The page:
Go to the Globe and Mail homepage

Jump to main navigationJump to main content

Russian opposition leader Alexei Navalny holds a smartphone with an ironic sign that reads: "Thief's taking pictures after a trial" in Kirov, Russia, in, April, 2013.. (AP Photo/Mitya Aleshkovskiy) (Mitya Aleshkovskiy/AP)
Russian opposition leader Alexei Navalny holds a smartphone with an ironic sign that reads: "Thief's taking pictures after a trial" in Kirov, Russia, in, April, 2013.. (AP Photo/Mitya Aleshkovskiy) (Mitya Aleshkovskiy/AP)

Globe editorial

Unjustly convicted in Russia: the dead and the living Add to ...

Two extraordinary convictions this month show that the rule of law in Russia only exists on the sufferance of President Vladimir Putin. One of the two people found guilty was not only innocent but already dead. The other was almost certainly innocent and a prospective presidential candidate, a protester against the Putin regime who once said, mysteriously, that he wished Russia to become “a big, irrational, metaphysical Canada.”

The norms of law around the world permit a finding of innocence in favour of an accused person who has died, but it is outrageous to convict someone who cannot defend himself because he is dead. Sergei Magnitsky’s exposure of certain corrupt Russians resulted in retaliation. He was imprisoned, and he died in jail in 2009. The United States Congress upped the ante by excluding some of the Russians involved from entering the U.S.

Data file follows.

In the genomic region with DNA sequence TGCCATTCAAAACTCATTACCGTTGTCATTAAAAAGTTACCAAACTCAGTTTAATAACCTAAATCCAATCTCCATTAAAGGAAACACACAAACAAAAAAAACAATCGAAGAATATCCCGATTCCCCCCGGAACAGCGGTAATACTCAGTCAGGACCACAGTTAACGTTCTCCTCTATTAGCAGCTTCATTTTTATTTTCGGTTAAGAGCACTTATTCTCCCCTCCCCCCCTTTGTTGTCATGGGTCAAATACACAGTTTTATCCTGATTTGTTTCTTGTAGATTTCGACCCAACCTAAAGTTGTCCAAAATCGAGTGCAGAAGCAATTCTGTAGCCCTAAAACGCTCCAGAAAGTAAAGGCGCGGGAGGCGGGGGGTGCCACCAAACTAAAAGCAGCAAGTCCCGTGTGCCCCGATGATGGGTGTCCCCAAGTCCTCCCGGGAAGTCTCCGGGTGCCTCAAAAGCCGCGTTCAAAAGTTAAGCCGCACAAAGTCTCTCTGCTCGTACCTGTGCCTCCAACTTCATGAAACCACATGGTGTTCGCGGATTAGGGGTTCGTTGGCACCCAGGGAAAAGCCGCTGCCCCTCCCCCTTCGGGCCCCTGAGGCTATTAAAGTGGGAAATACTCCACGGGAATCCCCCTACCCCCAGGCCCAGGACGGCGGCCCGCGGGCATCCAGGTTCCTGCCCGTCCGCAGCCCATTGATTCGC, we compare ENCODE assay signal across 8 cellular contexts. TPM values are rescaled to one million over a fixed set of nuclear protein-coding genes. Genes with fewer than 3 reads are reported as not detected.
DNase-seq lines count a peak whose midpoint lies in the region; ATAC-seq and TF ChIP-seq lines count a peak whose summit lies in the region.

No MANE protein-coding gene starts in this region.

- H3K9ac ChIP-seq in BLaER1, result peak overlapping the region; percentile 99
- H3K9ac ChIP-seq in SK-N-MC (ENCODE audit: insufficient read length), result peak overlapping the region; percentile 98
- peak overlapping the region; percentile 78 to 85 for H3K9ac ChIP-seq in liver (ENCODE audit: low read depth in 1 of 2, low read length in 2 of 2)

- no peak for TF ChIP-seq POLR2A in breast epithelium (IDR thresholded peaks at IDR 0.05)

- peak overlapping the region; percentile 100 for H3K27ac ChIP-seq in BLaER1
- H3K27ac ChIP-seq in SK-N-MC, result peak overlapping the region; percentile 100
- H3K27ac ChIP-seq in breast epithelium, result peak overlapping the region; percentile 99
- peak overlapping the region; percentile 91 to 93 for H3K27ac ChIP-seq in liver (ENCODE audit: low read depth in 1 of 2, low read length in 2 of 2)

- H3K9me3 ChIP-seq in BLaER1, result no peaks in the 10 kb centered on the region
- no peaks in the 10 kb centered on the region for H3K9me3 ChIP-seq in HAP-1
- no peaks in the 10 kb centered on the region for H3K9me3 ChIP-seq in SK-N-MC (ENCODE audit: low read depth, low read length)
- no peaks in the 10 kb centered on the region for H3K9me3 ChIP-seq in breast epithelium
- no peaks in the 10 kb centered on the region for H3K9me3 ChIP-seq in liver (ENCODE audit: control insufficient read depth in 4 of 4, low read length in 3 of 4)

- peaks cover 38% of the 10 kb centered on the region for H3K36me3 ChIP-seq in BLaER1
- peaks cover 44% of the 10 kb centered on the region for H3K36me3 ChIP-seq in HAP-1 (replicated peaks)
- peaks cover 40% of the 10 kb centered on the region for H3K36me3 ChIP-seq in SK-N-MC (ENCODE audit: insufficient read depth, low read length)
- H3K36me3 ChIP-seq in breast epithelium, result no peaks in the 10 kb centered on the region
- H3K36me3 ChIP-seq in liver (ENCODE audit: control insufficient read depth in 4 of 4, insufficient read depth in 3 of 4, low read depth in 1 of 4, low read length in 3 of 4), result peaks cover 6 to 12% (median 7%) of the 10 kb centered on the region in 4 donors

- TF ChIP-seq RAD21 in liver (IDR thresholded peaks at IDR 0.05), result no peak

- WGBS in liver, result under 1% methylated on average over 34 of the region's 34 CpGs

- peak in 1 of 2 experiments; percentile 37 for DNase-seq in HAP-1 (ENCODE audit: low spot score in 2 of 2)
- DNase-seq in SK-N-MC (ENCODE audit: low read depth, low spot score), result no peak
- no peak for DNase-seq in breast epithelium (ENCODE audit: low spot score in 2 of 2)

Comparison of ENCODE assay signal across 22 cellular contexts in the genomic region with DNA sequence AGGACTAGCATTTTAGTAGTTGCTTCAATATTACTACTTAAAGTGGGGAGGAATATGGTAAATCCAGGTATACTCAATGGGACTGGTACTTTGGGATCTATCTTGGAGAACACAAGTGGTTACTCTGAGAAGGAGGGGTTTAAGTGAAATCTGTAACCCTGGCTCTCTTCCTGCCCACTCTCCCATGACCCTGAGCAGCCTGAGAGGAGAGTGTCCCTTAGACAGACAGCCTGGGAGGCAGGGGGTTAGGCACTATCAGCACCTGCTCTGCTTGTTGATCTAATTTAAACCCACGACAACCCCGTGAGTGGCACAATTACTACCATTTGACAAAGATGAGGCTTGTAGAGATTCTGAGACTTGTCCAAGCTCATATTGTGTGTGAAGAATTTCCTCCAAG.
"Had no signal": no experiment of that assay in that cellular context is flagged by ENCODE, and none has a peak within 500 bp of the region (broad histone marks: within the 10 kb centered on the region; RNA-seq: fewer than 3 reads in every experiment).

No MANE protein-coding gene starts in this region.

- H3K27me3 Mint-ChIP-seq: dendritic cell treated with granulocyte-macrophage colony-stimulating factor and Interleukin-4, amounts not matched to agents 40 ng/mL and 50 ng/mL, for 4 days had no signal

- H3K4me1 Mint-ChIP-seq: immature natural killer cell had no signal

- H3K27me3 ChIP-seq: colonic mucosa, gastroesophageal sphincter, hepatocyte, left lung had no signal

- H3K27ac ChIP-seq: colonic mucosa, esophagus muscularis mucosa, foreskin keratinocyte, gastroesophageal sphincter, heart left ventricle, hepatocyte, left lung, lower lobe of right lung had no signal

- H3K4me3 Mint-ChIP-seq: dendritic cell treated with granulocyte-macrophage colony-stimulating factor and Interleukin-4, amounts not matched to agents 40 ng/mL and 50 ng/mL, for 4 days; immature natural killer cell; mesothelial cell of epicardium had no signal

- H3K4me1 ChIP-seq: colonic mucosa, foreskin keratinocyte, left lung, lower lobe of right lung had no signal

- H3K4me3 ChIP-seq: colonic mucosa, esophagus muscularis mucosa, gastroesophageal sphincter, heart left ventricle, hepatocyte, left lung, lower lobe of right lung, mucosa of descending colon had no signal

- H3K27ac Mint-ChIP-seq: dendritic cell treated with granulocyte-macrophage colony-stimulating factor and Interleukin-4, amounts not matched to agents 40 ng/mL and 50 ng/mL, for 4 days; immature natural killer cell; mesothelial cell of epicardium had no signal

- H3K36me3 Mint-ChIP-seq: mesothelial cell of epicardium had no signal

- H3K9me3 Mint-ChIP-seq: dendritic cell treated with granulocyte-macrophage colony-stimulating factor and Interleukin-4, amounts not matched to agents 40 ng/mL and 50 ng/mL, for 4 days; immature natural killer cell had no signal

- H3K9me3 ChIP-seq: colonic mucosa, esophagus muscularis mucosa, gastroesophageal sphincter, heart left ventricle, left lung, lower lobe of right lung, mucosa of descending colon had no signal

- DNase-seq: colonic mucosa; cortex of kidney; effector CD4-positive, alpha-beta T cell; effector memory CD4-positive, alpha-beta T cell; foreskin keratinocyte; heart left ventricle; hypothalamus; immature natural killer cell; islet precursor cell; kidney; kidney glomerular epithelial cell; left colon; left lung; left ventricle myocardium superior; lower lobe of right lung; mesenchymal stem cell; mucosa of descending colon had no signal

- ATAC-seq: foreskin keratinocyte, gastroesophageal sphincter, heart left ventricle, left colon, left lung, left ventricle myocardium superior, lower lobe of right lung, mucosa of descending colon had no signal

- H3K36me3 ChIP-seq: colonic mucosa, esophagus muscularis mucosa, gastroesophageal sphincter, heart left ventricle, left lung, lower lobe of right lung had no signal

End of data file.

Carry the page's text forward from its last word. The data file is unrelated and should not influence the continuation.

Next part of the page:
In 2011, Dmitri Medvedev, president of Russia at the time, expressed his belief in Mr. Magnitsky’s integrity, after a human-rights council cleared him, but he has since equivocated. Mr. Magnitsky has been almost literally pursued into his grave.

As for Alexei Navalny, he rose to international prominence in the protests against Mr. Putin’s re-election as president, in which the votes in his favour were evidently overstated. Mr. Navalny is a campaigner against corruption, an engaging character, an effective, lively blogger – but not a Westernizing liberal. For example, he takes a dim view of immigration. He is a nationalist of a kind not easy to grasp outside Russia, someone who could belong inside a Dostoyevsky novel.

That is probably all the more reason that Mr. Putin may fear him as a rival, unlike consistently liberal dissidents. This year, Mr. Navalny has been running to become mayor of the city of Kirov. The charges of embezzlement against him were not supported even by the prosecution witnesses against him, but the judge convicted him, with a five-year jail sentence, and the added result that he cannot seek public office – either as mayor or president.

Irrationality may have some charm for some semi-mystical Russians. Blatant bias in the courts, however, has no merits. The late Mr. Magnitsky should be exonerated, and so should the living Mr. Navalny.

Follow us on Twitter: @GlobeDebate

 

Topics:

In the know

Most popular video »

Highlights

More from The Globe and Mail

Most Popular Stories